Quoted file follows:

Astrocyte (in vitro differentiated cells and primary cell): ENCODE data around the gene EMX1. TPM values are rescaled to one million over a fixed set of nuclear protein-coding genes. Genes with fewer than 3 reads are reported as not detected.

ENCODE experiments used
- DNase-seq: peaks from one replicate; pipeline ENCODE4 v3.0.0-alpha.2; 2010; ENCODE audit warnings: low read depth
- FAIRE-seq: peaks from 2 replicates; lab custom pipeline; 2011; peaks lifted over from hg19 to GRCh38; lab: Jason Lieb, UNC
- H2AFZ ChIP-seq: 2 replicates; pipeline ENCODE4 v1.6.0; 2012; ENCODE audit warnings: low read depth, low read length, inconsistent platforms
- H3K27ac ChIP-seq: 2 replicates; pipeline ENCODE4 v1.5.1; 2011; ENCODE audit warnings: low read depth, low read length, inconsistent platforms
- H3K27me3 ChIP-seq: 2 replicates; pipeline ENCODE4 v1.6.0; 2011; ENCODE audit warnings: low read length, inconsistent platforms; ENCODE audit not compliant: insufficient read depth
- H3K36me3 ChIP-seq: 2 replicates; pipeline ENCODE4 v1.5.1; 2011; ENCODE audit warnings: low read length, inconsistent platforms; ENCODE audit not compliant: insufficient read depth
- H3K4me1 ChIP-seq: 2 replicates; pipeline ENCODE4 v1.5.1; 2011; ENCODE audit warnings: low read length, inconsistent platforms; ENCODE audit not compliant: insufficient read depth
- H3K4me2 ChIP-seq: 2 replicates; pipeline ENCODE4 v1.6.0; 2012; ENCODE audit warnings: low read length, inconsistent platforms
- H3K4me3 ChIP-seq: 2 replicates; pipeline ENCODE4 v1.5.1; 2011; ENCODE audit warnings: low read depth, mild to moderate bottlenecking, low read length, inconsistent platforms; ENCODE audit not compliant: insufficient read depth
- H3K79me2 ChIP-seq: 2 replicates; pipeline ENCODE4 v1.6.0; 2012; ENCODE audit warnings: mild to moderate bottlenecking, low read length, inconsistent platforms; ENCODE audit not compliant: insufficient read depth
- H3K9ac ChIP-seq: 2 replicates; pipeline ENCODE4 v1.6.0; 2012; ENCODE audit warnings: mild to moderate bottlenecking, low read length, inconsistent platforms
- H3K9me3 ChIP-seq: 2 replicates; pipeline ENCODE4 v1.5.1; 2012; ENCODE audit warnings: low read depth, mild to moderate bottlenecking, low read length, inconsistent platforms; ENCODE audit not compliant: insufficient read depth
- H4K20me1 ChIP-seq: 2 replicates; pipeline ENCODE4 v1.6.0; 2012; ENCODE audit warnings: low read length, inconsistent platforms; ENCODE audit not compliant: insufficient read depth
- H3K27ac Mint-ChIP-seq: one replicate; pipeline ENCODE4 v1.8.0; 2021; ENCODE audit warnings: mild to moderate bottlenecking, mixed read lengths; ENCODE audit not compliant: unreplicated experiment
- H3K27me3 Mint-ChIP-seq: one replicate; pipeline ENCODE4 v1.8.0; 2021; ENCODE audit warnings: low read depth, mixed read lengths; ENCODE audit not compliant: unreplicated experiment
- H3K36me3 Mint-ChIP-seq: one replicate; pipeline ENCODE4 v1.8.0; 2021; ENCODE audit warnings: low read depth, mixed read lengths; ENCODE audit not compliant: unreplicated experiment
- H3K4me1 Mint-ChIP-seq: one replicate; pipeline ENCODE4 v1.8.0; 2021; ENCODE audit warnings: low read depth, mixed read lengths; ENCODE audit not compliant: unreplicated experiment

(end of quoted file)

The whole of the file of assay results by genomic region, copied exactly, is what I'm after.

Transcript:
Astrocyte (in vitro differentiated cells and primary cell): ENCODE data around the gene EMX1. TPM values are rescaled to one million over a fixed set of nuclear protein-coding genes. Genes with fewer than 3 reads are reported as not detected.

ENCODE experiments used
- DNase-seq: peaks from one replicate; pipeline ENCODE4 v3.0.0-alpha.2; 2010; ENCODE audit warnings: low read depth
- FAIRE-seq: peaks from 2 replicates; lab custom pipeline; 2011; peaks lifted over from hg19 to GRCh38; lab: Jason Lieb, UNC
- H2AFZ ChIP-seq: 2 replicates; pipeline ENCODE4 v1.6.0; 2012; ENCODE audit warnings: low read depth, low read length, inconsistent platforms
- H3K27ac ChIP-seq: 2 replicates; pipeline ENCODE4 v1.5.1; 2011; ENCODE audit warnings: low read depth, low read length, inconsistent platforms
- H3K27me3 ChIP-seq: 2 replicates; pipeline ENCODE4 v1.6.0; 2011; ENCODE audit warnings: low read length, inconsistent platforms; ENCODE audit not compliant: insufficient read depth
- H3K36me3 ChIP-seq: 2 replicates; pipeline ENCODE4 v1.5.1; 2011; ENCODE audit warnings: low read length, inconsistent platforms; ENCODE audit not compliant: insufficient read depth
- H3K4me1 ChIP-seq: 2 replicates; pipeline ENCODE4 v1.5.1; 2011; ENCODE audit warnings: low read length, inconsistent platforms; ENCODE audit not compliant: insufficient read depth
- H3K4me2 ChIP-seq: 2 replicates; pipeline ENCODE4 v1.6.0; 2012; ENCODE audit warnings: low read length, inconsistent platforms
- H3K4me3 ChIP-seq: 2 replicates; pipeline ENCODE4 v1.5.1; 2011; ENCODE audit warnings: low read depth, mild to moderate bottlenecking, low read length, inconsistent platforms; ENCODE audit not compliant: insufficient read depth
- H3K79me2 ChIP-seq: 2 replicates; pipeline ENCODE4 v1.6.0; 2012; ENCODE audit warnings: mild to moderate bottlenecking, low read length, inconsistent platforms; ENCODE audit not compliant: insufficient read depth
- H3K9ac ChIP-seq: 2 replicates; pipeline ENCODE4 v1.6.0; 2012; ENCODE audit warnings: mild to moderate bottlenecking, low read length, inconsistent platforms
- H3K9me3 ChIP-seq: 2 replicates; pipeline ENCODE4 v1.5.1; 2012; ENCODE audit warnings: low read depth, mild to moderate bottlenecking, low read length, inconsistent platforms; ENCODE audit not compliant: insufficient read depth
- H4K20me1 ChIP-seq: 2 replicates; pipeline ENCODE4 v1.6.0; 2012; ENCODE audit warnings: low read length, inconsistent platforms; ENCODE audit not compliant: insufficient read depth
- H3K27ac Mint-ChIP-seq: one replicate; pipeline ENCODE4 v1.8.0; 2021; ENCODE audit warnings: mild to moderate bottlenecking, mixed read lengths; ENCODE audit not compliant: unreplicated experiment
- H3K27me3 Mint-ChIP-seq: one replicate; pipeline ENCODE4 v1.8.0; 2021; ENCODE audit warnings: low read depth, mixed read lengths; ENCODE audit not compliant: unreplicated experiment
- H3K36me3 Mint-ChIP-seq: one replicate; pipeline ENCODE4 v1.8.0; 2021; ENCODE audit warnings: low read depth, mixed read lengths; ENCODE audit not compliant: unreplicated experiment
- H3K4me1 Mint-ChIP-seq: one replicate; pipeline ENCODE4 v1.8.0; 2021; ENCODE audit warnings: low read depth, mixed read lengths; ENCODE audit not compliant: unreplicated experiment